A simple format fits my personality
As a Practical Buddhist, I follow the Buddha’s eight-fold path for living. The second aspect of the eight-fold path involves holding the appropriate intention. Intention can be thought of as that which undergirds our actions. So, you might say that if I hold the appropriate intention, my actions will also be appropriate. At least that’s the goal.
My Zen-Journal is very simple in its organization. Each day’s entry begins with a heading that includes the date, the day of the week, and sometimes a little note about the significance of the day. I don’t use any decorative tapes or colored pencils because they get in my way and delay my progress into planning.
For some, the artistic approach to their planning system totally fits their personality. I’ve seen some beautifully illustrated notebooks on Pinterest and elsewhere. But for me and my personality, simple works best. I’m about getting things done in a mindful but natural way.
Then I enter the day’s most important tasks (MIT’s). These are items that are usually deadline driven and are must-dos. Following my MIT’s are whatever I want to get done that day. These are tasks that are usually listed a kind of stream of consciousness manner. Whatever pops into my head gets written down. I evaluate after I dump what’s in my brain.
I follow that with an intention statement. I find that creating and writing down a statement of intention helps me formulate the appropriate mindset for the day.
Though challenging circumstances may arise during the day, by setting this intention early I’m more able to respond with compassion. toward others as well as myself.
Throughout the day I use my daily entry for as many pages as I need. Some days I’ll use half a page while on others I’ll use ten pages. That’s what I love about the Zen-Journal method – it’s wide open and free of pre-allocated space limitations.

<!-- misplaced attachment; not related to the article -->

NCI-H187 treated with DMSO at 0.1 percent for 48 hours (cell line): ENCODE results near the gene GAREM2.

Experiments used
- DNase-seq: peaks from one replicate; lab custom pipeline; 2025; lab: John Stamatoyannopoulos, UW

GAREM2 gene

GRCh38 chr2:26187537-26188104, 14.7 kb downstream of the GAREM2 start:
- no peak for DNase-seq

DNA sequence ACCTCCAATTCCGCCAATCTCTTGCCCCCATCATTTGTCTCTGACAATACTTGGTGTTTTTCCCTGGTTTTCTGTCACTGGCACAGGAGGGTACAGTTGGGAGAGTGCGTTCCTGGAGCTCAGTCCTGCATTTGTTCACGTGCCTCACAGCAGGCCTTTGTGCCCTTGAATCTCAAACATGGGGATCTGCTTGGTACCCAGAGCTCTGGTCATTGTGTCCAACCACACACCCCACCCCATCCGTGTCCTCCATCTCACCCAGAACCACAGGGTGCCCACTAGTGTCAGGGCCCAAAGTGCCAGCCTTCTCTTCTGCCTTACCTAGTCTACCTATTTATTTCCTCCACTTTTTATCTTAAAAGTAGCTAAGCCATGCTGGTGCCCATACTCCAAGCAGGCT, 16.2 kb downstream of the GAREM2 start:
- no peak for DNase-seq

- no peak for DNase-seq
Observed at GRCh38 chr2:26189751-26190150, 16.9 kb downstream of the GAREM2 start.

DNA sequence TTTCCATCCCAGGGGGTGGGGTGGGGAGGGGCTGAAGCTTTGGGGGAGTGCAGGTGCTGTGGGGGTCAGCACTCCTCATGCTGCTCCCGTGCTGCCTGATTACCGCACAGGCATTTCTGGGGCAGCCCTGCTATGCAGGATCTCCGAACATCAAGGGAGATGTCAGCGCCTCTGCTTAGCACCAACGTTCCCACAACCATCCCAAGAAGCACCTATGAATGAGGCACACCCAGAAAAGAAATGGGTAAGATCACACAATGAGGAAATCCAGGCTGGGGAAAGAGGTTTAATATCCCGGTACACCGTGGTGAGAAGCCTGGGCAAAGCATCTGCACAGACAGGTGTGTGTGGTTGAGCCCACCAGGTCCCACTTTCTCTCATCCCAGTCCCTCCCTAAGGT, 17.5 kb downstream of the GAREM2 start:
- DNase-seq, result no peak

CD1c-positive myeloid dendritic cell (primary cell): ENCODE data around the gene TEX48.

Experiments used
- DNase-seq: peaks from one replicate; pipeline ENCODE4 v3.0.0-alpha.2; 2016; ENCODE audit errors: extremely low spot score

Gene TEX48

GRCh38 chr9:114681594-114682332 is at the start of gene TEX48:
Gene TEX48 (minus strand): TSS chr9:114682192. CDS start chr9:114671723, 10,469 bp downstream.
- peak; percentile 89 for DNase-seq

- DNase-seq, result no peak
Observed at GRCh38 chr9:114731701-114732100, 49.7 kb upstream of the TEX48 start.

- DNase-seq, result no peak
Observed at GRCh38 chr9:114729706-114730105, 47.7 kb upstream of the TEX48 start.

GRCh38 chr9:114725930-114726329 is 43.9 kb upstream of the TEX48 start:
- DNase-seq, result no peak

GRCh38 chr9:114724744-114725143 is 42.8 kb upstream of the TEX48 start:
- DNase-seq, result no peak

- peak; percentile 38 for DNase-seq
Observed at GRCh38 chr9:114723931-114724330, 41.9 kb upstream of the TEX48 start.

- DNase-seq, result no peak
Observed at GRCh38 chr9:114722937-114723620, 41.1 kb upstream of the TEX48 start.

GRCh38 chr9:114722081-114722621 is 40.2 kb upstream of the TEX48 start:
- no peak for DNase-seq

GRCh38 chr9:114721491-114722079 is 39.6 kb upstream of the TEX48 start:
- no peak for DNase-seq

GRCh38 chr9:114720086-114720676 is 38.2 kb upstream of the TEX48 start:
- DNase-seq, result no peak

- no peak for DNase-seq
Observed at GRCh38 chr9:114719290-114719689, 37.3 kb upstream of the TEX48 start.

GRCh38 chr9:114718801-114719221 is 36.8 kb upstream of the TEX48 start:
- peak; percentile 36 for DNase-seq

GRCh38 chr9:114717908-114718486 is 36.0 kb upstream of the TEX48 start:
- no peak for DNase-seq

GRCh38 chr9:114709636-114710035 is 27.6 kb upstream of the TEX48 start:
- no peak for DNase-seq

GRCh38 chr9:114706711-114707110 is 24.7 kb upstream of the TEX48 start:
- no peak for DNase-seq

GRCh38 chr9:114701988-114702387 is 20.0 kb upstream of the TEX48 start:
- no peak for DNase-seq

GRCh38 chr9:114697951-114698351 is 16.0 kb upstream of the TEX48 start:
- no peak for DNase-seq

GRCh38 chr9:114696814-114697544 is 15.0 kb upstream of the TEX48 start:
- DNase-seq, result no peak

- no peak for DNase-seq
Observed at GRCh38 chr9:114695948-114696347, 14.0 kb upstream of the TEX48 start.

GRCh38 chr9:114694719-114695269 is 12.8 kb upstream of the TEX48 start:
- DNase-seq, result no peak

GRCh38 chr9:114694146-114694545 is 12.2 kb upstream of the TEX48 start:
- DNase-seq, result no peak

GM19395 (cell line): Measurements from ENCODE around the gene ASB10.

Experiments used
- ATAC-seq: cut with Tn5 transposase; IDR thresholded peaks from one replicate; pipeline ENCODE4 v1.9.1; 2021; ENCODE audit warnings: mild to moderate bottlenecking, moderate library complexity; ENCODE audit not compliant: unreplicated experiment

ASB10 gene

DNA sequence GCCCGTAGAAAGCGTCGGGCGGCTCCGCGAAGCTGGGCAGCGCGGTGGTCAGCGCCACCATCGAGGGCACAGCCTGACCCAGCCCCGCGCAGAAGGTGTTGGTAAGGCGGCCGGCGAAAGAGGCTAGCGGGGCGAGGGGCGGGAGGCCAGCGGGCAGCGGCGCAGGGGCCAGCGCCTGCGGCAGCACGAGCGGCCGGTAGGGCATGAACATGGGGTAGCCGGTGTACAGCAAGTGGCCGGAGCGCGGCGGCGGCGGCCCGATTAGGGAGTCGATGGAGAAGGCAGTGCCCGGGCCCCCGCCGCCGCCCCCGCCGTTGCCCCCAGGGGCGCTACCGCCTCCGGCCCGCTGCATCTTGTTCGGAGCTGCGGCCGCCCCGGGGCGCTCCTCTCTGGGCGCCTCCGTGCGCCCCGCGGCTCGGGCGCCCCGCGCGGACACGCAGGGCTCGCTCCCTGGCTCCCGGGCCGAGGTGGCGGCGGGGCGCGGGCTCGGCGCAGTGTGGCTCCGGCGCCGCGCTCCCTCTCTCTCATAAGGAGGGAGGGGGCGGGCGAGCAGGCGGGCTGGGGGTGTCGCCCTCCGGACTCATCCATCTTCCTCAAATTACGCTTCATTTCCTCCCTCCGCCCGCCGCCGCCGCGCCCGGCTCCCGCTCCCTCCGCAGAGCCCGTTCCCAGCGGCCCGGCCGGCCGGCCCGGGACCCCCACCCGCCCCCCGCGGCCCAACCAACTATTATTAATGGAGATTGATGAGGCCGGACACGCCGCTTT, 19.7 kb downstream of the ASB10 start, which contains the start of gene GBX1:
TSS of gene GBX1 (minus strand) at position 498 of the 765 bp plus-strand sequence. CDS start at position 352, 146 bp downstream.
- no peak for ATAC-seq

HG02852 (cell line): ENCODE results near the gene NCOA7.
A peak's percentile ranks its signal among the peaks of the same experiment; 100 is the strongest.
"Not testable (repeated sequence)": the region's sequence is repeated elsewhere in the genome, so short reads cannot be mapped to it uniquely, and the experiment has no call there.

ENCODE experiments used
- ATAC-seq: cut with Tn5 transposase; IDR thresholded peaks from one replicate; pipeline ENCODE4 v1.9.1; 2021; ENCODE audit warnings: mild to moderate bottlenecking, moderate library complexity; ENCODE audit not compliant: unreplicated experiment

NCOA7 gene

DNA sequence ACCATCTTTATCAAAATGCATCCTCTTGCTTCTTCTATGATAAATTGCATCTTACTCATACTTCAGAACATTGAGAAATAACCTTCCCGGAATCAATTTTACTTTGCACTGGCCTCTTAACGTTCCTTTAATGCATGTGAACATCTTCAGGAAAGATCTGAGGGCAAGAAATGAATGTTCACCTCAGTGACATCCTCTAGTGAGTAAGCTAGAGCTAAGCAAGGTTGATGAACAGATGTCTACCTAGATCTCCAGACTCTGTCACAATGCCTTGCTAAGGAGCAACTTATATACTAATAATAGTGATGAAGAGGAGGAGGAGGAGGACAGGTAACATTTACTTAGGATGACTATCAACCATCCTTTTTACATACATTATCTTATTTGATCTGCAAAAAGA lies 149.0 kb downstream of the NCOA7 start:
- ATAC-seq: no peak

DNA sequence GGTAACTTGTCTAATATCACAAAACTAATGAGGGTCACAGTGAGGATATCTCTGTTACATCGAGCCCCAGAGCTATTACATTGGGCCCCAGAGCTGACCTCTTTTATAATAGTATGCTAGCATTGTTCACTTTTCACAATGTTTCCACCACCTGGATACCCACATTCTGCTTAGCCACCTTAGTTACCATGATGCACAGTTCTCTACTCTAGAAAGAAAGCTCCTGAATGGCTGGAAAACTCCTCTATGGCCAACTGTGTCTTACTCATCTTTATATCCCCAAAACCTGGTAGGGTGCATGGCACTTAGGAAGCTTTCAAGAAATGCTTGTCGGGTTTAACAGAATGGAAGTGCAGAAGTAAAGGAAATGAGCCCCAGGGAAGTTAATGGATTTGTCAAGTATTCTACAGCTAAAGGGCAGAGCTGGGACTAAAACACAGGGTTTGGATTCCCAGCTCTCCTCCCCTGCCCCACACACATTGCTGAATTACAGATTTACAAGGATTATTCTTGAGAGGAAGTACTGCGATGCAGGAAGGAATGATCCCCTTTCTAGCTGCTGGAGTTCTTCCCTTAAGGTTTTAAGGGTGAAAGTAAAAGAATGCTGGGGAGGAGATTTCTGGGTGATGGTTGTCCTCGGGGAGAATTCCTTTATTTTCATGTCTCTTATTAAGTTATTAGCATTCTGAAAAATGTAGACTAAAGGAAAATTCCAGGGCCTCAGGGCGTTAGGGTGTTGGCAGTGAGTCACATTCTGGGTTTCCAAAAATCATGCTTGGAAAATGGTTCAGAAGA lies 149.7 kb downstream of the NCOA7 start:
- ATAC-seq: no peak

The link between my Zen-Journal and a life of depth
My Zen-Journal, currently a LEUCHTTURM1917 notebook, helps me live a life with more intention, less clutter, and more depth. It’s a mode of living whereby we relinquish our intention to live with purpose and just let life unfold, reacting to whatever arises as it comes.
While just about everything in life is, indeed, out of our control, we have total control over how we respond…and therein lies the depth.
The late Dr. Wayne Dyer used to say (quoting Victor Frankyl),
Between stimulus and response there is a space. Within that space is the power to choose our response.”
The last dozen or so years of my life I’ve been experimenting with what it means to live in that space. I’ve created a daily routine composed of meditating, practicing mindfulness throughout the day, and evaluating each of my responses through the eyes of an appropriate intention.
Using my Zen-Journal in the manner I’ve described helps link my left-brained need for organization and planning with my right-brained need for freedom and limitless self-expression.
You might say that it helps bridge the gap between my business and spiritual brains.